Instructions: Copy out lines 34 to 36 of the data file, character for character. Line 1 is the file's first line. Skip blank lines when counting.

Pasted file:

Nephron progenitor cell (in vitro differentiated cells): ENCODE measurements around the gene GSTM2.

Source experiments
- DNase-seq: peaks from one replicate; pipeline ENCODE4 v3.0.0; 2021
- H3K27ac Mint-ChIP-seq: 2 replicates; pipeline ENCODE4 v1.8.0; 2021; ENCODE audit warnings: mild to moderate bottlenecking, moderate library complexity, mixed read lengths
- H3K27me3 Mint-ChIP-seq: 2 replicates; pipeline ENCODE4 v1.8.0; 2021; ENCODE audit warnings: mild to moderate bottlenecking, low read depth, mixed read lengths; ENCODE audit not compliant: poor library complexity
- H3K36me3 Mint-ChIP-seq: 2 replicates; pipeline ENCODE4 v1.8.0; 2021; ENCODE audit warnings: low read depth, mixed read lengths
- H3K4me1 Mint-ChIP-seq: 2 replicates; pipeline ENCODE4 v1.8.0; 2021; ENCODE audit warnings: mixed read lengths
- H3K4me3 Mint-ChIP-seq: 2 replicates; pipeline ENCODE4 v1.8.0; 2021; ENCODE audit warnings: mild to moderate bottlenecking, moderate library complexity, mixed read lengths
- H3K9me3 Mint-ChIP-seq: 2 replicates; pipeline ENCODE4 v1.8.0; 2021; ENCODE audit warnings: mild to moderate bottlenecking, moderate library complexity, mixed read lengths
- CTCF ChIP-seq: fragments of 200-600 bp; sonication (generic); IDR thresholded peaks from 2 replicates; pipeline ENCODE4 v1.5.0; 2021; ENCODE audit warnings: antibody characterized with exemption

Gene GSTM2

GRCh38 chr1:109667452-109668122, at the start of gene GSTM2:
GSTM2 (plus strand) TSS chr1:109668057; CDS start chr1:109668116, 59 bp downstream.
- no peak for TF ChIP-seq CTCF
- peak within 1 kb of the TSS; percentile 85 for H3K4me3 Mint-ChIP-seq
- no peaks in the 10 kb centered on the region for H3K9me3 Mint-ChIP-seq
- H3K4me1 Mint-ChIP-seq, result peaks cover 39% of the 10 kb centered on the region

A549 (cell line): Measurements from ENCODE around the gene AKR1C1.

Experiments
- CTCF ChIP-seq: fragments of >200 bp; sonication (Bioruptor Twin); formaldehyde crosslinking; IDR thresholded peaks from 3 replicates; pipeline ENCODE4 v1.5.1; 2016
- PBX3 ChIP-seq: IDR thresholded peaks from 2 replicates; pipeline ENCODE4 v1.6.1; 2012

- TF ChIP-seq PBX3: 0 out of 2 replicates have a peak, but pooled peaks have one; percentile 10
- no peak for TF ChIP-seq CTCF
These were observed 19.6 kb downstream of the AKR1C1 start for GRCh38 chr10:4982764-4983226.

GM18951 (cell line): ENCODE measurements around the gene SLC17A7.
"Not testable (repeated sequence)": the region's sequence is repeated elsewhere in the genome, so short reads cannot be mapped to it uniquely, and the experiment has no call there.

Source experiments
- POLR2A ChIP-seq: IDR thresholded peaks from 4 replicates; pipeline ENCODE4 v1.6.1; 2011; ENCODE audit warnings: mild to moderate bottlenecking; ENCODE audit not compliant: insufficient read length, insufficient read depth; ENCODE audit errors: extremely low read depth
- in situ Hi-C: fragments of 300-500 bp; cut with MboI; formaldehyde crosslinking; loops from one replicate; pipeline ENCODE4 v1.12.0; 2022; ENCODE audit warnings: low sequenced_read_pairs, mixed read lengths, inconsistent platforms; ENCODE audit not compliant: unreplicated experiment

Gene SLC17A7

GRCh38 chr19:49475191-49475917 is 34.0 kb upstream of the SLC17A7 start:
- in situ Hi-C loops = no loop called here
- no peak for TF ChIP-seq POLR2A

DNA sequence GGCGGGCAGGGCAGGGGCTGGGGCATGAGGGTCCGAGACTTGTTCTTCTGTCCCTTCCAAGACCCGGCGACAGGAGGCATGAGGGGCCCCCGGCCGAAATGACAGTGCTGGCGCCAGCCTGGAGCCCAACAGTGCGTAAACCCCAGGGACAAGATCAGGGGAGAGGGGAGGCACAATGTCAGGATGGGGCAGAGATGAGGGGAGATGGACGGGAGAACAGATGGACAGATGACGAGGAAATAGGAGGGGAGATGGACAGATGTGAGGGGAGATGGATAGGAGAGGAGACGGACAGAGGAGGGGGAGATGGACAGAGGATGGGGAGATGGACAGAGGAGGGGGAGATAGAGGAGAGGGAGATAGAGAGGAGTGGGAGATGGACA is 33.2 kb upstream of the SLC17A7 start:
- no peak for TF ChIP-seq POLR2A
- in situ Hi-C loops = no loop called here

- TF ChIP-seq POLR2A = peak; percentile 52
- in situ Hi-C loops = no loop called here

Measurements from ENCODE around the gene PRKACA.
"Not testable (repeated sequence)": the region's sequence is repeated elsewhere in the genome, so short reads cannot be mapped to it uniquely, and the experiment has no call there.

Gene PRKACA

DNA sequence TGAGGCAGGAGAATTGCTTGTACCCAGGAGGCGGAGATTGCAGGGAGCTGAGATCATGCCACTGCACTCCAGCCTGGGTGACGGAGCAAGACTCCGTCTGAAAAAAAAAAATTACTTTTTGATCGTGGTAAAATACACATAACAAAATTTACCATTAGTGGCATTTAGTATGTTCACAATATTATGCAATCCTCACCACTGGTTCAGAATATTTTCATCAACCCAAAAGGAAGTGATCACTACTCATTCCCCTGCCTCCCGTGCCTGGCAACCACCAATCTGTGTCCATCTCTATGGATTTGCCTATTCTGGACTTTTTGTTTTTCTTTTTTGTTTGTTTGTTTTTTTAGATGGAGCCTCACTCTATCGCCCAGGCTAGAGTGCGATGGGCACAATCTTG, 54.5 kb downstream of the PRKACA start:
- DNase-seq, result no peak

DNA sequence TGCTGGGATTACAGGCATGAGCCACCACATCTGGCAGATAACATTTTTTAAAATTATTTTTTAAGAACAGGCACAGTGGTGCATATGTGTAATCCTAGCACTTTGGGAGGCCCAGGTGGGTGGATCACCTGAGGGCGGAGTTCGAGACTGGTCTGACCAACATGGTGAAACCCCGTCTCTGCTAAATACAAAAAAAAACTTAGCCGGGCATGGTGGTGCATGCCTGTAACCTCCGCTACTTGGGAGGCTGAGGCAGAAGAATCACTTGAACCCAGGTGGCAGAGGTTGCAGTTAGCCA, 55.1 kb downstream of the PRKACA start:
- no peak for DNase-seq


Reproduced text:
DNA sequence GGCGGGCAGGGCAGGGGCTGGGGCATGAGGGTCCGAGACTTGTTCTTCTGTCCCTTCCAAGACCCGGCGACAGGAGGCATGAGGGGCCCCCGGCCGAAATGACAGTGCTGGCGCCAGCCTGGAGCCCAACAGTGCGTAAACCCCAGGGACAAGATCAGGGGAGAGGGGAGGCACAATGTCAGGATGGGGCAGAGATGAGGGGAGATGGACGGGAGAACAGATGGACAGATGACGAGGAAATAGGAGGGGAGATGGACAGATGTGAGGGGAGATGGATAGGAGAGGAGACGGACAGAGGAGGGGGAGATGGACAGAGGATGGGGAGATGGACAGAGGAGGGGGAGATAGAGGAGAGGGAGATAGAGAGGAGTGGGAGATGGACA is 33.2 kb upstream of the SLC17A7 start:
- no peak for TF ChIP-seq POLR2A
- in situ Hi-C loops = no loop called here